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By Dan Leckman, SJ

“By this everyone will know that you are my disciples, if you love one another.”
– John 13:35  

To be authentically engaged with our world, we ought to be open enough to see how God labours in others. This principle, deeply rooted in the teachings of Vatican II, especially Nostra Aetate, mirrors the inclusive spirit of the Ignatius Jesuit Centre. Nestled just outside Guelph, this sacred land has been a confluence of spirituality and community, where the Jesuits and their lay partners in mission have lived and worked for more than a century. 

Here, amidst the beauty of creation, people from all walks of life find peace and purpose. I myself sometimes forget just how incredibly wide and diverse the community that forms here really is. From the retreatants seeking solace at Loyola House to the volunteers nurturing the Community Orchard, Organic Farm and Old-Growth Forest, every individual contributes to a living testament of shared commitment to ecology and spirituality. 

In an “age of anxiety” where interior peace is harder to cultivate, the result is that an increasing number of people from all walks of life find their way to us! The centre’s embrace of diversity and inclusion reflects the broader Ignatian charism that guides its work, drawing many to seek peace, spiritual growth and divine encounter, regardless of their beliefs. This openness is a hallmark of the Ignatian approach, valuing every individual’s quest for authenticity. 

The work at the Ignatius Jesuit Centre, including the remarkable 60-year ministry at Loyola House and initiatives such as the Community Orchard, Organic Farm and Old-Growth Forest, demonstrates a profound connection between spirituality and care for creation. At the 35th General Congregation, Pope Benedict reminded us to “reach new social, cultural, and religious frontiers” as we “faithfully help the Church” in its heart (GC35). This diverse community of laypeople and Jesuits that live and work on these lands continues the work of the visionaries (again, both lay and Jesuit) that came before. Their collective effort not only addresses ecological grief but also fosters a vibrant sense of community, making the centre a source of hope and inspiration.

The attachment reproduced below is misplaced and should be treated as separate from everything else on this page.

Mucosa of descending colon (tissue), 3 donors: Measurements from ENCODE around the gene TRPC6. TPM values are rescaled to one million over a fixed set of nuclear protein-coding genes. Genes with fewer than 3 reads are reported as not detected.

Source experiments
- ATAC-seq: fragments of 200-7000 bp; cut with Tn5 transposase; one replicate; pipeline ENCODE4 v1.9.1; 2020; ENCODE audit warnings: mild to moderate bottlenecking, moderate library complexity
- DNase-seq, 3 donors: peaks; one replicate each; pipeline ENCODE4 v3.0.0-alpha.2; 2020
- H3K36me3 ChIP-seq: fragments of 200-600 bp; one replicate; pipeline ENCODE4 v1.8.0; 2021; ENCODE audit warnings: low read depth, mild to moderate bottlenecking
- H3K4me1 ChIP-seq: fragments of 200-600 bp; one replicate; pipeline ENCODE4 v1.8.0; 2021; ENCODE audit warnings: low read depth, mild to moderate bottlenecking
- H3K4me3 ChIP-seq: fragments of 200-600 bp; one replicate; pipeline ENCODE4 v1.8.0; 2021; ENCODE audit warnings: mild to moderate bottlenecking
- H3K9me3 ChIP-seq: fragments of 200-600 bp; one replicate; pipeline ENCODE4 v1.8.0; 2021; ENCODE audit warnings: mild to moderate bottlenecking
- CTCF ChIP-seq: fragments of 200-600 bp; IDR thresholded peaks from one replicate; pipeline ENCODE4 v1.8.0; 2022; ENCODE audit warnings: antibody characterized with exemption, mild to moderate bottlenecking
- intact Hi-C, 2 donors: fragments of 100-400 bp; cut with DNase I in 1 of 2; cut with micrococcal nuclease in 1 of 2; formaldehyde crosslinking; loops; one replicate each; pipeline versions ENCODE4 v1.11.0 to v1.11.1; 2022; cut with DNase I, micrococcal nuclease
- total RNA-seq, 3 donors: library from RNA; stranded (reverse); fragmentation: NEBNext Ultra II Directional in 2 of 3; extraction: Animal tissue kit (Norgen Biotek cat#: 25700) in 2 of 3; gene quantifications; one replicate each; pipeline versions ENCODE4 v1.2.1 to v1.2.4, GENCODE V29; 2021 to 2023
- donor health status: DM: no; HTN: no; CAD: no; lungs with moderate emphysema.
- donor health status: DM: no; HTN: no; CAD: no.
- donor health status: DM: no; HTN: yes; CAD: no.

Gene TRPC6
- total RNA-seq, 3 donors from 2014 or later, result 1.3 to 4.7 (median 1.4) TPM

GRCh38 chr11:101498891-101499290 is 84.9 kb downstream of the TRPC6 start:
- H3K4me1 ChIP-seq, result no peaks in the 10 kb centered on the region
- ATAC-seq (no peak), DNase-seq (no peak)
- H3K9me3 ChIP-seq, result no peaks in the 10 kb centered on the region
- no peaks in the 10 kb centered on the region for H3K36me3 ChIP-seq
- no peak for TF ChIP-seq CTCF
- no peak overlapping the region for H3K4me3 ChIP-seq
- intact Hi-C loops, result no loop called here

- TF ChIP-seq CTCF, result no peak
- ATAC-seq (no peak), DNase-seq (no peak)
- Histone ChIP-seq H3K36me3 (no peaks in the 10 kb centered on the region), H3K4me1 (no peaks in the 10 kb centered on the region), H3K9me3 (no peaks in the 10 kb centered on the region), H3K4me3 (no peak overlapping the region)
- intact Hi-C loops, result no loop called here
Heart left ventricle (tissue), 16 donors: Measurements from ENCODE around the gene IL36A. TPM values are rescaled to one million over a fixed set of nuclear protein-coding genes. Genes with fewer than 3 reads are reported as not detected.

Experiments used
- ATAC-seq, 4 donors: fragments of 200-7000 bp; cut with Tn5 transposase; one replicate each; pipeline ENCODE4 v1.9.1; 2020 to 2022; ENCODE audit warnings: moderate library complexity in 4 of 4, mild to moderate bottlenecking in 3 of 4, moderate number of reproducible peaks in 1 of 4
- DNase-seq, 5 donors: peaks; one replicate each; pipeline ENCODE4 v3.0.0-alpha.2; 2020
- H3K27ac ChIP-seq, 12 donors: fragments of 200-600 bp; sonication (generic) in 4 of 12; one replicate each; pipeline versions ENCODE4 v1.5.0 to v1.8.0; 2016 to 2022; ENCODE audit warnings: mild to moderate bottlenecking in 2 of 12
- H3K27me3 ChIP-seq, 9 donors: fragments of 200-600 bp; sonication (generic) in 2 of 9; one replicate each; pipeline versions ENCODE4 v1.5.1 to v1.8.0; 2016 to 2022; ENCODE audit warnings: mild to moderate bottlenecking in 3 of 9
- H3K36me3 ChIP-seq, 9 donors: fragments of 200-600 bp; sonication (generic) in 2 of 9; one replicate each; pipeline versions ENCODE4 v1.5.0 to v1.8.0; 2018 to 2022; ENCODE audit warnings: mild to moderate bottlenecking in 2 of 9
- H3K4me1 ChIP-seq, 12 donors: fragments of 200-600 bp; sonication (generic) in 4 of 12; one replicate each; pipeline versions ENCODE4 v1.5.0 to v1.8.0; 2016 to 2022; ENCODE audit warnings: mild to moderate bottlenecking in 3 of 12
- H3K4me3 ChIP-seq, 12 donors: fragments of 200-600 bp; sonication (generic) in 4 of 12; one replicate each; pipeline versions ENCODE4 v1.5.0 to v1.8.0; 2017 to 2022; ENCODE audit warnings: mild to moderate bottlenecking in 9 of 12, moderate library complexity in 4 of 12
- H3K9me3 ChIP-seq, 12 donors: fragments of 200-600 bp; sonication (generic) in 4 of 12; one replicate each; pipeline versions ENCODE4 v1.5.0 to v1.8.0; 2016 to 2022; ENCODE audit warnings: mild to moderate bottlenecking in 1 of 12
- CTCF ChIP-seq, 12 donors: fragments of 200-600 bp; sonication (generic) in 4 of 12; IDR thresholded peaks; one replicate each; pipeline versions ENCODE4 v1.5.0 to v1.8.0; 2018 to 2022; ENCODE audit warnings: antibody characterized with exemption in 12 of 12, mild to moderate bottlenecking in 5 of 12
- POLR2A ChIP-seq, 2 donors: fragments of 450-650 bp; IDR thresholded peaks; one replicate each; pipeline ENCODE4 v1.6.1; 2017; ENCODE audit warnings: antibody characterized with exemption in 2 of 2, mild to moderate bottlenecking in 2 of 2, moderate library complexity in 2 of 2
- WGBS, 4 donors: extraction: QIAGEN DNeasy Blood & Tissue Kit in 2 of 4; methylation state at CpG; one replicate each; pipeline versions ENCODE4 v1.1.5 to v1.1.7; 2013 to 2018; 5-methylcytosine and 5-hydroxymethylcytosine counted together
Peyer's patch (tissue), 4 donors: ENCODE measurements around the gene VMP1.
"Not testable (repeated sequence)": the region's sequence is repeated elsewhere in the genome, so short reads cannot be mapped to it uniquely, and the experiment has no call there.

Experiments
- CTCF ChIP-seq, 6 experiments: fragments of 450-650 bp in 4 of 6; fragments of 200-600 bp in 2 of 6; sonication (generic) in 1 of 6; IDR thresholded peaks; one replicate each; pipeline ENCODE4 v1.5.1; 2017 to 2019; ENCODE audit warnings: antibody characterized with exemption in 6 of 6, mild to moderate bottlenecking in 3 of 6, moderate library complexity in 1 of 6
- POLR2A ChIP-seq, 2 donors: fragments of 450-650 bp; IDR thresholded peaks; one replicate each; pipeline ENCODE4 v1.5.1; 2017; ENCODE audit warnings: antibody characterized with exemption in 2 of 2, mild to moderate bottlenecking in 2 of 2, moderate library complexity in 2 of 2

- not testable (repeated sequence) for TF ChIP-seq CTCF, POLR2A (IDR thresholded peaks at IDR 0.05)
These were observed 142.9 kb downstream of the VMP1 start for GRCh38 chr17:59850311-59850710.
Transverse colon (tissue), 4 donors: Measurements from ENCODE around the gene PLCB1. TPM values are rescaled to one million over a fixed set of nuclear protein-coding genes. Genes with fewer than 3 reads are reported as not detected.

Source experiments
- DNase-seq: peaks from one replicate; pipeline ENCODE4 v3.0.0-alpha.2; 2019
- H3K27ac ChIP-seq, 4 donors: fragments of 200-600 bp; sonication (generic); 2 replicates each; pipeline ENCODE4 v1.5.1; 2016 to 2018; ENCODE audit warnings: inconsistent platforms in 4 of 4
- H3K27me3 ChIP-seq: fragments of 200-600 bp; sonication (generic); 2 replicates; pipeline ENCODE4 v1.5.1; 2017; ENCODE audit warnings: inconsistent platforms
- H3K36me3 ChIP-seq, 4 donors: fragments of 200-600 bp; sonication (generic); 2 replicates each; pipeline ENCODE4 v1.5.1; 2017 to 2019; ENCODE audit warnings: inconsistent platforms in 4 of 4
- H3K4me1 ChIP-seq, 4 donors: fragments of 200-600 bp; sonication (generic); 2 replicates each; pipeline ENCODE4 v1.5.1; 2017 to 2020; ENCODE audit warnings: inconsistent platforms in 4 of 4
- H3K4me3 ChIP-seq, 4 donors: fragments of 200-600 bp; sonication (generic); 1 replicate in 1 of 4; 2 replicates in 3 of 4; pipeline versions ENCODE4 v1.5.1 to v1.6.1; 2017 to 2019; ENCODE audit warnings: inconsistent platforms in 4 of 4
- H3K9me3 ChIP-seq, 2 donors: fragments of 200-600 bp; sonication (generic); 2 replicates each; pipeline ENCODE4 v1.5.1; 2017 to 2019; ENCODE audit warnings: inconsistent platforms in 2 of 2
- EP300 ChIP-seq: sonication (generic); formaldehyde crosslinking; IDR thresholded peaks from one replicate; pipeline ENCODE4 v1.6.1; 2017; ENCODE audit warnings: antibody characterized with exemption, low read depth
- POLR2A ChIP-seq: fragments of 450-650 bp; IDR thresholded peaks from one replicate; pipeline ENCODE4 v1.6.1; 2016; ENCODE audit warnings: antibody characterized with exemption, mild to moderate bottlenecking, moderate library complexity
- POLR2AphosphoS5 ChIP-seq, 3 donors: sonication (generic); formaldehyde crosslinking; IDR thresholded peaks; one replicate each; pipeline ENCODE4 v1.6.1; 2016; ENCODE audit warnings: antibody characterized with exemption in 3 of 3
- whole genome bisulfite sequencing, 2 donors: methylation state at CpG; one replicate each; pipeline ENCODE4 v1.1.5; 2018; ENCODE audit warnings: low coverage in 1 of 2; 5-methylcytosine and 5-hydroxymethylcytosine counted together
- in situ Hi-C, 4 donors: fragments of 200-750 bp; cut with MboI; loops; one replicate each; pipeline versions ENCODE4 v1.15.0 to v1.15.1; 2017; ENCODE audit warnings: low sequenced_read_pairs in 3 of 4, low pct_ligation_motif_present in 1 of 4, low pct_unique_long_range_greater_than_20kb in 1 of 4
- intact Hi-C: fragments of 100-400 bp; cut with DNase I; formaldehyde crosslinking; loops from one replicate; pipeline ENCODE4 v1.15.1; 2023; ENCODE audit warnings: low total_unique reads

However, embracing this diversity comes with its challenges. One challenge is that while it may be easy to love what goes on here, it’s not easy to always be open to understanding the experiences of others. The centre, much like the broader Church, faces the task of celebrating its tradition while striving to learn from the multitude of experiences that make up its community. 

“The Catholic Church rejects nothing of what is true and holy in these religions.” – Nostra Aetate 

In embracing this journey, I find inspiration in the teachings of Vatican II, especially Nostra Aetate, which remind us of the beauty in being truly open to God’s presence in all forms of belief, religion and spirituality. This openness isn’t just about broadening our horizons; it deeply enriches our Catholic faith and empowers us to live out the Ignatian charism of forming meaningful relationships with everyone we meet. 

While it’s true that not all may share this perspective, it’s important to remember that our faith calls us to a dialogue of love and understanding, transcending boundaries to find God in every corner of humanity. This isn’t about diluting our beliefs but about enriching our understanding of the divine through the vast tapestry of the Spirit imbued in all of creation. Engaging in this ecumenical mission, we’re not only staying true to our Jesuit tradition but also inviting a deeper communion with the world, guided by the inclusive love that Jesus himself showed to all.

I sincerely believe that the work we do here genuinely does make the world a better place. Isn’t that what Christians and all people of goodwill are called to do?! This belief underscores the essential mission of the Jesuits and our partners: to engage with the world in a way that enriches faith, nurtures community and cares for others. 

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